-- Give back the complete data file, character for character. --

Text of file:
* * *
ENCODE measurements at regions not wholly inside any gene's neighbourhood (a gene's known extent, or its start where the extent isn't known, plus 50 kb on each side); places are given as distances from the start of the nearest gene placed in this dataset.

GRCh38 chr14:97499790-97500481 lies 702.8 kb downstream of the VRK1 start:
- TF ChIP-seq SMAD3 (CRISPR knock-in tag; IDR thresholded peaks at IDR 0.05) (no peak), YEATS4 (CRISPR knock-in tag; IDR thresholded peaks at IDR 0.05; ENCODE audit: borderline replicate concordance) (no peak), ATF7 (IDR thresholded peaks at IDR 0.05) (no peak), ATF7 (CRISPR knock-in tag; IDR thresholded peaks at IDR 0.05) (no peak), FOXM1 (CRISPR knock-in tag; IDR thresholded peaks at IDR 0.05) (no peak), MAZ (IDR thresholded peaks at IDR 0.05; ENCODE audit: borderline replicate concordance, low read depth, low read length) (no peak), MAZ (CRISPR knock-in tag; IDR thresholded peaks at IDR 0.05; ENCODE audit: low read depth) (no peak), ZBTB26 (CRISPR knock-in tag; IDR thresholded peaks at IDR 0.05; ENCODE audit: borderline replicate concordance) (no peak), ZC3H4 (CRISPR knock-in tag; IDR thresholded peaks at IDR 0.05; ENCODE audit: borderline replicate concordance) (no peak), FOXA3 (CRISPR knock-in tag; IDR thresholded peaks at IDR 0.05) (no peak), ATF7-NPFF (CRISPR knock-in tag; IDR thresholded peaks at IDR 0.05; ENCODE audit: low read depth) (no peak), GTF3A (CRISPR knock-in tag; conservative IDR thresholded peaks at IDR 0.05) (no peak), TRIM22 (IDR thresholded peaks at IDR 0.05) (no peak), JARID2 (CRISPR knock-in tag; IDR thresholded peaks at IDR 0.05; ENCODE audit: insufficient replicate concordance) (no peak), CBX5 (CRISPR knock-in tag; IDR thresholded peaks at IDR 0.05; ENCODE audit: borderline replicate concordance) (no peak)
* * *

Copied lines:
ENCODE measurements at regions not wholly inside any gene's neighbourhood (a gene's known extent, or its start where the extent isn't known, plus 50 kb on each side); places are given as distances from the start of the nearest gene placed in this dataset.

GRCh38 chr14:97499790-97500481 lies 702.8 kb downstream of the VRK1 start:
- TF ChIP-seq SMAD3 (CRISPR knock-in tag; IDR thresholded peaks at IDR 0.05) (no peak), YEATS4 (CRISPR knock-in tag; IDR thresholded peaks at IDR 0.05; ENCODE audit: borderline replicate concordance) (no peak), ATF7 (IDR thresholded peaks at IDR 0.05) (no peak), ATF7 (CRISPR knock-in tag; IDR thresholded peaks at IDR 0.05) (no peak), FOXM1 (CRISPR knock-in tag; IDR thresholded peaks at IDR 0.05) (no peak), MAZ (IDR thresholded peaks at IDR 0.05; ENCODE audit: borderline replicate concordance, low read depth, low read length) (no peak), MAZ (CRISPR knock-in tag; IDR thresholded peaks at IDR 0.05; ENCODE audit: low read depth) (no peak), ZBTB26 (CRISPR knock-in tag; IDR thresholded peaks at IDR 0.05; ENCODE audit: borderline replicate concordance) (no peak), ZC3H4 (CRISPR knock-in tag; IDR thresholded peaks at IDR 0.05; ENCODE audit: borderline replicate concordance) (no peak), FOXA3 (CRISPR knock-in tag; IDR thresholded peaks at IDR 0.05) (no peak), ATF7-NPFF (CRISPR knock-in tag; IDR thresholded peaks at IDR 0.05; ENCODE audit: low read depth) (no peak), GTF3A (CRISPR knock-in tag; conservative IDR thresholded peaks at IDR 0.05) (no peak), TRIM22 (IDR thresholded peaks at IDR 0.05) (no peak), JARID2 (CRISPR knock-in tag; IDR thresholded peaks at IDR 0.05; ENCODE audit: insufficient replicate concordance) (no peak), CBX5 (CRISPR knock-in tag; IDR thresholded peaks at IDR 0.05; ENCODE audit: borderline replicate concordance) (no peak)